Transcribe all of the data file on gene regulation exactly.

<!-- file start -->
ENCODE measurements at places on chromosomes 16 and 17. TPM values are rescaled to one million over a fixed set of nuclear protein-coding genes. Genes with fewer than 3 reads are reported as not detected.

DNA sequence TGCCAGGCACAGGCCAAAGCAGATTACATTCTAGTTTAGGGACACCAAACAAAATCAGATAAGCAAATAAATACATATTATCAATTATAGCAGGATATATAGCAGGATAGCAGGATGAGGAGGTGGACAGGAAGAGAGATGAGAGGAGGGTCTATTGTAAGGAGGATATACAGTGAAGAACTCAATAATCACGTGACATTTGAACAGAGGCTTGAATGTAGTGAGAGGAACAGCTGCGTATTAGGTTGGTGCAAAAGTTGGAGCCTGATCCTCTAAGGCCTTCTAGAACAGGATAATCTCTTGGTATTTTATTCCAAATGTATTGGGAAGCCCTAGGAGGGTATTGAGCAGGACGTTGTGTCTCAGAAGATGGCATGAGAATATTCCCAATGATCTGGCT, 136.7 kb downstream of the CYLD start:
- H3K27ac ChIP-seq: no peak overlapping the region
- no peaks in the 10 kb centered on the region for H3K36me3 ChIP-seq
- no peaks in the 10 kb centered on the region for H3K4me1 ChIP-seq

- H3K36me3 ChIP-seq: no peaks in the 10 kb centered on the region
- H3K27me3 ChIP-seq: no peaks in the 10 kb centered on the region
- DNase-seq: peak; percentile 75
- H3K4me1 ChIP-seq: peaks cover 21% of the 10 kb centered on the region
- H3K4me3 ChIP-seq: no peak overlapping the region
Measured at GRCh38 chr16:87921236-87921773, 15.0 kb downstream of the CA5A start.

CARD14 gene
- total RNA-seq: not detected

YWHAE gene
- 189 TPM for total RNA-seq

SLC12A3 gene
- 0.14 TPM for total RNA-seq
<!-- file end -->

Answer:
ENCODE measurements at places on chromosomes 16 and 17. TPM values are rescaled to one million over a fixed set of nuclear protein-coding genes. Genes with fewer than 3 reads are reported as not detected.

DNA sequence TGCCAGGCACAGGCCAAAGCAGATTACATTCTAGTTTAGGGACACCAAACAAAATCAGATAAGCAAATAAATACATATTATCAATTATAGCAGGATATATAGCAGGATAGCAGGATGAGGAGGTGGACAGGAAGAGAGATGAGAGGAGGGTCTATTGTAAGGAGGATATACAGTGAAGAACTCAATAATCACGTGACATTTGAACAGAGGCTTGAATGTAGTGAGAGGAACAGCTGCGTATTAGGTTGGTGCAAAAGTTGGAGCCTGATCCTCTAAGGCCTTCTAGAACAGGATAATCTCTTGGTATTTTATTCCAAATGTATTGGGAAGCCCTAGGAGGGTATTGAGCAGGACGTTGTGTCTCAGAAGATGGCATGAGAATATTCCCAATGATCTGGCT, 136.7 kb downstream of the CYLD start:
- H3K27ac ChIP-seq: no peak overlapping the region
- no peaks in the 10 kb centered on the region for H3K36me3 ChIP-seq
- no peaks in the 10 kb centered on the region for H3K4me1 ChIP-seq

- H3K36me3 ChIP-seq: no peaks in the 10 kb centered on the region
- H3K27me3 ChIP-seq: no peaks in the 10 kb centered on the region
- DNase-seq: peak; percentile 75
- H3K4me1 ChIP-seq: peaks cover 21% of the 10 kb centered on the region
- H3K4me3 ChIP-seq: no peak overlapping the region
Measured at GRCh38 chr16:87921236-87921773, 15.0 kb downstream of the CA5A start.

CARD14 gene
- total RNA-seq: not detected

YWHAE gene
- 189 TPM for total RNA-seq

SLC12A3 gene
- 0.14 TPM for total RNA-seq